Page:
The second option is to ask for help. Who knows them best? A sister or best friend? Ask them for help, take them shopping with you. Look to the jewellery she already owns, my Mum has a love of sapphires and a lot of the jewellery my Dad bought for her was sapphire. She may also own jewellery that is her birthstone and you may want to go down that route. When my good friend Charlotte’s now husband asked her to marry him he had taken our friend Kay shopping for the ring. They spent the day scouring jewellery stores until they found what he felt was the perfect ring. And if the sales are on, even better!
If you don’t want her friends and family to know and want it to be a surprise why not drop me a line.
Vintage engagement rings
Sticking with the history theme, vintage engagement rings are very popular. I have two vintage rings myself (not engagement rings, I’m no Darren Day). One was given to me when my Nan passed away and the other I bought myself when I attended a wedding in America. The bride’s mother has a friend who owns a jewellery store and he did me an amazing deal.
For many people, being able to give a family heirloom to the person they love is very meaningful, the most famous of which is Princess Diana’s stunning sapphire engagement ring that was given to Kate Middleton. There are major stores around the country who sell vintage engagement rings but I absolutely love walking round antique shops looking at the rings and thinking about the history that goes with them. If you don’t fancy the walk around all the little shops, Goldsmiths do have a vintage range. I’m not sure how old the ‘vintage range’ is but they have some lovely Art Deco style engagement rings.
Sapphire engagement rings
Over the years we have moved away from the De Beers idea that a diamond is the only way to go although the diamond still remains the most popular choice. Sapphires come in all shapes and sizes and attached to a variety of different metals. When we think of sapphires we think about the traditional blue of Princess Di, but sapphires aren’t always blue. I totally fell in love with a peach sapphire ring but unfortunately I didn’t have $14000 to spend, oh well, maybe next time. They don’t all cost more than a small car, I just appear to have expensive taste!
Square engagement rings
There are many different shapes of stone, whatever stone you choose. Square, or princess cut and the more rectangular emerald cut are really popular in a move away from the traditional round cut. They can look very elegant and a bit more modern, plus they don’t have to break the bank. They come in many different settings and each one has a different look and feel. F.Hinds Jewellers have a beautiful range of rings and some are more affordable than you think.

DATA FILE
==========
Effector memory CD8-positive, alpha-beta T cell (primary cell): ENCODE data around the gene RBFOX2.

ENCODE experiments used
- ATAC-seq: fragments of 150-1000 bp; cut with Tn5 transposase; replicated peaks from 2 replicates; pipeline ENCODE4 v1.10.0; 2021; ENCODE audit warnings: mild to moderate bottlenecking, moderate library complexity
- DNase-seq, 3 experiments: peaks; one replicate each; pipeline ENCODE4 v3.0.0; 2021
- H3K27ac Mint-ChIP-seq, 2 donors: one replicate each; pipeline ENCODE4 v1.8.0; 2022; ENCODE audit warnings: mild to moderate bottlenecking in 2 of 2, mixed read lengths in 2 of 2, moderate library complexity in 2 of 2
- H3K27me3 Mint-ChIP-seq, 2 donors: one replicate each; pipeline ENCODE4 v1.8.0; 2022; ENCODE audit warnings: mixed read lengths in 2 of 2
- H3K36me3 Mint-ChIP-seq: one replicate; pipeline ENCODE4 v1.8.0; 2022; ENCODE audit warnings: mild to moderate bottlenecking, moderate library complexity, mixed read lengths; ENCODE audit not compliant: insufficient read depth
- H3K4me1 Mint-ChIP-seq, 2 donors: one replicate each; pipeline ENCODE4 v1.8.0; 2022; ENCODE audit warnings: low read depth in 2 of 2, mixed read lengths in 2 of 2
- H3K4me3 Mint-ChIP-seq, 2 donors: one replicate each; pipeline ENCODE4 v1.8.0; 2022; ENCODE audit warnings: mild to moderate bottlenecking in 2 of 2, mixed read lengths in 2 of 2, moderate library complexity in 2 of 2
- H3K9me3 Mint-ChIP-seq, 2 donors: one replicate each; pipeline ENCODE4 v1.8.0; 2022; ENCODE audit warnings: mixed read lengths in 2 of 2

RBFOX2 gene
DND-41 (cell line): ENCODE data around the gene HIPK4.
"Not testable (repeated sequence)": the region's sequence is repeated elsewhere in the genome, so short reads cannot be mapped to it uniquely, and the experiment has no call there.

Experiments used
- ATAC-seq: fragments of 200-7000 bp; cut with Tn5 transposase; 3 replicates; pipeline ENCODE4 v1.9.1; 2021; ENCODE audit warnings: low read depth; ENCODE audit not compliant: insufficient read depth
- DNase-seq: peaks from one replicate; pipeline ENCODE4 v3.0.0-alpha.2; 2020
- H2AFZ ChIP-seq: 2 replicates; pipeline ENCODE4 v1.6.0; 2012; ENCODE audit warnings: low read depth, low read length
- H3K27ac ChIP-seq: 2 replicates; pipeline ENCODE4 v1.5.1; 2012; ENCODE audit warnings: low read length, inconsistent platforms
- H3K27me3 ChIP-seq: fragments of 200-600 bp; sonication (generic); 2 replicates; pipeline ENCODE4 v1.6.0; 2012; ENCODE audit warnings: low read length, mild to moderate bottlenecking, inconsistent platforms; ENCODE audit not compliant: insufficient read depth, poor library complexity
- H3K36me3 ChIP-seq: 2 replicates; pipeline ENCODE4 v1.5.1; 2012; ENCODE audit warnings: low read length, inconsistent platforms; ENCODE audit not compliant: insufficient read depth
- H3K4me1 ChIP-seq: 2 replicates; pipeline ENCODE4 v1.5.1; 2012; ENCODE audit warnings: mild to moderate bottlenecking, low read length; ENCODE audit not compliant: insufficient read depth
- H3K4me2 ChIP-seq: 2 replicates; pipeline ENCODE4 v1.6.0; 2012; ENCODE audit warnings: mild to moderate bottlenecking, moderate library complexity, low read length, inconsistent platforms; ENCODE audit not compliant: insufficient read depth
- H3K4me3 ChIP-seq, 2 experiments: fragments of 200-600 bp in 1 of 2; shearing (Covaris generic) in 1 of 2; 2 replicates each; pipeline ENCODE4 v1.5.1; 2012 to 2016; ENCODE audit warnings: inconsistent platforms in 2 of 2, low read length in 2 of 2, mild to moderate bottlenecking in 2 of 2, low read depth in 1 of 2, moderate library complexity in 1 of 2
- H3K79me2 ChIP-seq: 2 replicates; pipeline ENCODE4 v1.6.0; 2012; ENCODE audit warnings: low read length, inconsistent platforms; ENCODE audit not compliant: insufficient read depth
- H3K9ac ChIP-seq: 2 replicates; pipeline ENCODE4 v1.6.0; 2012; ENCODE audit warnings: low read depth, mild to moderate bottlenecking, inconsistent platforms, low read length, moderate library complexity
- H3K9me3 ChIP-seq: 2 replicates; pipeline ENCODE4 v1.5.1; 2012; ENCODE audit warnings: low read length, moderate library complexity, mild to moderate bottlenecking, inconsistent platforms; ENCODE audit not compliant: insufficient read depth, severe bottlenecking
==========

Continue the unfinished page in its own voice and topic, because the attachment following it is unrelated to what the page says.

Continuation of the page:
Pear shaped engagement rings
Pear shaped (as in shaped like a pear on purpose, not it’s all gone wrong) or Marquise diamonds are less popular than the princess and emerald cuts but are also a very modern take on the traditional diamond. However a word of caution, they can be difficult to fit with a wedding band. In the store and on a ring finger alone they can look amazing but can create an issue when shopping for bands if they don’t come as part of a set. Although I have found this amazing jeweller who is based in Sheffield who will create a wedding band around your diamond making sure that it fits perfectly. Beaverbrooks have a great range of engagement rings in different shapes and different stones and Ernest Jones have a great range of bridal sets so no panicking over finding a ring to fit around the diamond.
Male engagement rings
In the 1920’s engagement rings for men just didn’t take off but it has become increasingly popular in more recent times but this is personal choice. Some men don’t like to wear jewellery at all so talk about it before splashing out. H Samuel carry a stunning range of engagement rings for men.
Having said all that, at the end of the day the best engagement rings will simply be the one that you choose because you chose it. It can be stressful, it can be a lot of money but it can also be part of your love story.
Why not drop me a line and let me know what you chose?